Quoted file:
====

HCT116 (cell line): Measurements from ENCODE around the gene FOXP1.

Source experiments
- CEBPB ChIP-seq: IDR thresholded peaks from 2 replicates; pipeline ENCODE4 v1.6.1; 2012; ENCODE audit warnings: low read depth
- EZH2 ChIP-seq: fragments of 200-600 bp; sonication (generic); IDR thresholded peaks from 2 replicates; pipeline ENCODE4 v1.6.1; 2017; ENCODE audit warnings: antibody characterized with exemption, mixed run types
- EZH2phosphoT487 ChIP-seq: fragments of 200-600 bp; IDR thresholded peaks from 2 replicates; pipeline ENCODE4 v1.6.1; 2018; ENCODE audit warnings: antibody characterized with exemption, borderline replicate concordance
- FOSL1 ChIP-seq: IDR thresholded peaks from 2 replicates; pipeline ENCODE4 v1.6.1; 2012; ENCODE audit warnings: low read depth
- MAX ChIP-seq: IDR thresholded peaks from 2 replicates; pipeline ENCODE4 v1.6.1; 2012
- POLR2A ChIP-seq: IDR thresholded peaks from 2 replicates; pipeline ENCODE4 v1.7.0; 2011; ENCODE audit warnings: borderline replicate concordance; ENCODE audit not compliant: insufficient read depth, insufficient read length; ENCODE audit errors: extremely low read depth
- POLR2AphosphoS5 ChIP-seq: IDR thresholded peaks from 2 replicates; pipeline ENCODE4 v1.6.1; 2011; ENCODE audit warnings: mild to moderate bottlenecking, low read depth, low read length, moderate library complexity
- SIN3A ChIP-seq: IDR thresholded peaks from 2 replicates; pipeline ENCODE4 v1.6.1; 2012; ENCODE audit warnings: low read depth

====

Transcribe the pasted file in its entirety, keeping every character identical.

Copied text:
HCT116 (cell line): Measurements from ENCODE around the gene FOXP1.

Source experiments
- CEBPB ChIP-seq: IDR thresholded peaks from 2 replicates; pipeline ENCODE4 v1.6.1; 2012; ENCODE audit warnings: low read depth
- EZH2 ChIP-seq: fragments of 200-600 bp; sonication (generic); IDR thresholded peaks from 2 replicates; pipeline ENCODE4 v1.6.1; 2017; ENCODE audit warnings: antibody characterized with exemption, mixed run types
- EZH2phosphoT487 ChIP-seq: fragments of 200-600 bp; IDR thresholded peaks from 2 replicates; pipeline ENCODE4 v1.6.1; 2018; ENCODE audit warnings: antibody characterized with exemption, borderline replicate concordance
- FOSL1 ChIP-seq: IDR thresholded peaks from 2 replicates; pipeline ENCODE4 v1.6.1; 2012; ENCODE audit warnings: low read depth
- MAX ChIP-seq: IDR thresholded peaks from 2 replicates; pipeline ENCODE4 v1.6.1; 2012
- POLR2A ChIP-seq: IDR thresholded peaks from 2 replicates; pipeline ENCODE4 v1.7.0; 2011; ENCODE audit warnings: borderline replicate concordance; ENCODE audit not compliant: insufficient read depth, insufficient read length; ENCODE audit errors: extremely low read depth
- POLR2AphosphoS5 ChIP-seq: IDR thresholded peaks from 2 replicates; pipeline ENCODE4 v1.6.1; 2011; ENCODE audit warnings: mild to moderate bottlenecking, low read depth, low read length, moderate library complexity
- SIN3A ChIP-seq: IDR thresholded peaks from 2 replicates; pipeline ENCODE4 v1.6.1; 2012; ENCODE audit warnings: low read depth